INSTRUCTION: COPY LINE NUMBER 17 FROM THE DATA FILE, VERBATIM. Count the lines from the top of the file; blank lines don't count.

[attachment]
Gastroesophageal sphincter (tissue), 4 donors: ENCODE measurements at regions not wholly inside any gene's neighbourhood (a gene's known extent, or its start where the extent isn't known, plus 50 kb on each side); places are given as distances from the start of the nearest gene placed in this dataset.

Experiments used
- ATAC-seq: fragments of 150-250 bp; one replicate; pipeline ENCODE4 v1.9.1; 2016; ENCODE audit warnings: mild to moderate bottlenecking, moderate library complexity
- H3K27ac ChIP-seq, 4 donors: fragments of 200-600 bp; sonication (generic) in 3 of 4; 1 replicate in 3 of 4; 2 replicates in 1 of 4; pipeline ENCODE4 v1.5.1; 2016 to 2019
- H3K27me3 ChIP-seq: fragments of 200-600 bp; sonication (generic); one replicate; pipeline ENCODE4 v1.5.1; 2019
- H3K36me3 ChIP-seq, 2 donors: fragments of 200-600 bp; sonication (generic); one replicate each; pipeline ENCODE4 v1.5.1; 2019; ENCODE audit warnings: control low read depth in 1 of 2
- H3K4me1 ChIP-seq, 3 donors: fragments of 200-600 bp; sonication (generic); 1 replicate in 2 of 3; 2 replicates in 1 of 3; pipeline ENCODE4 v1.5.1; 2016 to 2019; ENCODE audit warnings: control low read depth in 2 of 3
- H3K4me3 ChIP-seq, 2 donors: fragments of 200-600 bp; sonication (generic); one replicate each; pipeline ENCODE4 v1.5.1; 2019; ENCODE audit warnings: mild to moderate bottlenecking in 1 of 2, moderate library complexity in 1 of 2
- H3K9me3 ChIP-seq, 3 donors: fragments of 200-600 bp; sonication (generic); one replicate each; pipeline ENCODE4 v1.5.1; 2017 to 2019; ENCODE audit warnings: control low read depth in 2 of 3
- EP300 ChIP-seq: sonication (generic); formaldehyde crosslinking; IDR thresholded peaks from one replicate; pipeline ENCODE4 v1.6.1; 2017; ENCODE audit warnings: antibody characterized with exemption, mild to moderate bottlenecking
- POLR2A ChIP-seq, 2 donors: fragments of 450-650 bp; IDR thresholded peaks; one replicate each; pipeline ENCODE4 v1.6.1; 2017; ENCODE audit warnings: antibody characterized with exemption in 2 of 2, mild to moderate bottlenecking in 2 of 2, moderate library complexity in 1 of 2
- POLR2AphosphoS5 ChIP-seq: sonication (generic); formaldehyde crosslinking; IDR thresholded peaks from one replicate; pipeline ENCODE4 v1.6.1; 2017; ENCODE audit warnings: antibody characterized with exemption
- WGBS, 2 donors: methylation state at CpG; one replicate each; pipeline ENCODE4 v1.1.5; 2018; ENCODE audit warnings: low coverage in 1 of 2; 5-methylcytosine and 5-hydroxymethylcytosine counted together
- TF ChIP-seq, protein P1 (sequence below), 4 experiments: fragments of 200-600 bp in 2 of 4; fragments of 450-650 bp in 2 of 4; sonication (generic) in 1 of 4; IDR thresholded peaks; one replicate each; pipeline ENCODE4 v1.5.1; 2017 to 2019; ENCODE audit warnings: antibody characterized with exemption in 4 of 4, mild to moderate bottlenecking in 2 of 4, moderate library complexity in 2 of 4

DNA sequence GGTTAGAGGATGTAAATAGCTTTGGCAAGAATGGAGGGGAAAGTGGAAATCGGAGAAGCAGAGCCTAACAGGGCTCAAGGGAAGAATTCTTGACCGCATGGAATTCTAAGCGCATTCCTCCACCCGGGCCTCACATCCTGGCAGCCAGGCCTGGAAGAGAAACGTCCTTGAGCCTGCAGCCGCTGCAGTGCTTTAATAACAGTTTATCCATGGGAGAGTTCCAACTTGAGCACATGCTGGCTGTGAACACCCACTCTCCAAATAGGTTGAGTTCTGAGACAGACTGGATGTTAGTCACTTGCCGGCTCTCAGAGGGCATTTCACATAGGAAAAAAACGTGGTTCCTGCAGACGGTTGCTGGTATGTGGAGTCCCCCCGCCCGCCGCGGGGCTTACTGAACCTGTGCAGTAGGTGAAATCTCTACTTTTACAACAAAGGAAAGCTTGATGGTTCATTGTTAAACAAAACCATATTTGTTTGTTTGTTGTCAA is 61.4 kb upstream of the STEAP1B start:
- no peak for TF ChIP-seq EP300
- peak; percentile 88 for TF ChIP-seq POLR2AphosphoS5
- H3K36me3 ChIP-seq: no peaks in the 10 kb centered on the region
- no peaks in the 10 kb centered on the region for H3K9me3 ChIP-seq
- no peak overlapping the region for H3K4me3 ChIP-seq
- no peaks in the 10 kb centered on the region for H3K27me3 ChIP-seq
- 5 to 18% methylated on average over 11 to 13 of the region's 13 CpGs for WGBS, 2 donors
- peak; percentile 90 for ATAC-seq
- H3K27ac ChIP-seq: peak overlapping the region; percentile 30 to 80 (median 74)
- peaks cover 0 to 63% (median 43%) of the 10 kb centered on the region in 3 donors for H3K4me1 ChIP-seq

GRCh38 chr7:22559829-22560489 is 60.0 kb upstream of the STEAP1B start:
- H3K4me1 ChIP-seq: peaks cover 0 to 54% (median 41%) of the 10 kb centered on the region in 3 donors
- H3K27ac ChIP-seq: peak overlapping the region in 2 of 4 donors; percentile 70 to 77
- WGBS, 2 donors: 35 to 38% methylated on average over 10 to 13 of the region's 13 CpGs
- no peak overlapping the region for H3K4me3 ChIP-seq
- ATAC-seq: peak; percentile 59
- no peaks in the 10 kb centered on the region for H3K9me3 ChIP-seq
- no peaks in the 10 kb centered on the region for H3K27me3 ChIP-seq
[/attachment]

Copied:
- peak; percentile 88 for TF ChIP-seq POLR2AphosphoS5